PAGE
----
Trade war is the perfect time to justify Hong Kong’s huge reserves

Finance chief Paul Chan has instead taken to scaremongering, when he should be reassuring us that there is plenty in the kitty to tide us over in case the worst happens

PUBLISHED : Tuesday, 03 April, 2018, 2:20am
UPDATED : Tuesday, 03 April, 2018, 4:13am

We all know our financial secretary is not the smartest cookie in the jar. Still, Paul Chan Mo-po might have taken the occasion of a potential Sino-US trade war to offer some reassurances – and self-justification. Instead, he wrote in his latest weekend blog warning what a terrible thing it would be for Hong Kong, as if we all didn’t already know.

The first rule of crisis management is not to pray to the heavens and hope for the best. It’s to tell people that you are prepared and will do whatever it takes to soften the blow.

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Chan manages to state the extremely obvious, that is, Hong Kong is sandwiched between the world’s two biggest economies that are also our major trading partners and that any trade dispute would certainly be felt locally.

One in five Hong Kong jobs could be lost, he warned, in a full-blown trade fight.

He says he is worried about rising American protectionism that has spawned tariffs on imports of solar panels and washing machines, and a 25 per cent tariff on steel and 10 per cent tariff on aluminium.

“[Hong Kong] is a highly open and small economy,” he wrote. “Free trade is an important foundation of our success. The total value of traded goods and services is about 375 per cent of our gross domestic product. Trading and logistics is a pillar industry of Hong Kong, contributing to some 22 per cent of GDP and employing some 730,000 people. Roughly one-fifth of our labour force work in the sector.”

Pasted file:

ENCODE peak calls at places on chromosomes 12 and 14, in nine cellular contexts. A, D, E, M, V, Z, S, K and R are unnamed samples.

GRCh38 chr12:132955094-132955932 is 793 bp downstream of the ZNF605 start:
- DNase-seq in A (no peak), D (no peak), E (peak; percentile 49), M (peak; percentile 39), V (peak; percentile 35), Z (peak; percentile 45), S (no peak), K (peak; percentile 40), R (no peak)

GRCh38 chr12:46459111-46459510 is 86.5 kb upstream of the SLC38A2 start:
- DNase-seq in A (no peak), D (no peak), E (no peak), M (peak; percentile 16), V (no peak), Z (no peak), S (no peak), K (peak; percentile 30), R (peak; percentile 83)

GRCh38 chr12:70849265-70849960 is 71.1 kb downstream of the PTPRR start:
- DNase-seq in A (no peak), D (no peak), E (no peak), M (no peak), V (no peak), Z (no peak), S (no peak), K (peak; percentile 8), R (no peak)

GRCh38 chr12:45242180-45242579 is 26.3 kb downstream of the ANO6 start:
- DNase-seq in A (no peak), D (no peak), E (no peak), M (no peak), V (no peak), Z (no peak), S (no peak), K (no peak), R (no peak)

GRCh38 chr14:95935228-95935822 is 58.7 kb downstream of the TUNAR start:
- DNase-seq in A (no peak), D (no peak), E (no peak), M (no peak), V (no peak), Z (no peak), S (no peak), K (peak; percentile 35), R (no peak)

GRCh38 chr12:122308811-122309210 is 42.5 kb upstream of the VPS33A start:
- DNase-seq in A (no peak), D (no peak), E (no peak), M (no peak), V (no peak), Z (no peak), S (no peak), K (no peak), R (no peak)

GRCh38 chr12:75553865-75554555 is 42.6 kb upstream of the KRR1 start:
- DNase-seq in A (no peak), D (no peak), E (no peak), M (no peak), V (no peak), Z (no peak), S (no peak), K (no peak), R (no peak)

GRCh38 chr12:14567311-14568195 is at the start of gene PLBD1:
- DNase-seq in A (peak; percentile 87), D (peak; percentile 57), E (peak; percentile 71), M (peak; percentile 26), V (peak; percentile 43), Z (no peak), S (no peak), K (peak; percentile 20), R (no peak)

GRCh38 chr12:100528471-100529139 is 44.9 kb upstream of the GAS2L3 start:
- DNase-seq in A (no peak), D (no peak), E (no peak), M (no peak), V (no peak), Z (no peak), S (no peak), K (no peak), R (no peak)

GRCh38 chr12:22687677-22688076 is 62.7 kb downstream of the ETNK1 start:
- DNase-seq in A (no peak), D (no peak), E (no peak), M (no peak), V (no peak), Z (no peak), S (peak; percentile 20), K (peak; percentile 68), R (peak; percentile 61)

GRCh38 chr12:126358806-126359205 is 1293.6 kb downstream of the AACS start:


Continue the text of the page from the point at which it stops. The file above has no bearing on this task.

What we really want to know is, is this the mythical “rainy day” that our government has been saving its reserves of almost HK$2 trillion for?

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The finance chief has been under heavy criticism for not sharing more of his current fiscal surplus of HK$138 billion. Chan, like his predecessors, has stressed the need for financial prudence in case we might need the reserves for an unforeseen catastrophe.

Now is the perfect time for him to justify the government’s “prudence” and to reassure that we have enough reserves to tide us over in case the worst happens, say, fiscal stimulus to cushion the adverse impact of a trade war and welfare spending for workers whose jobs might be affected. Maybe he should do this with his next blog post. Let’s make this part one.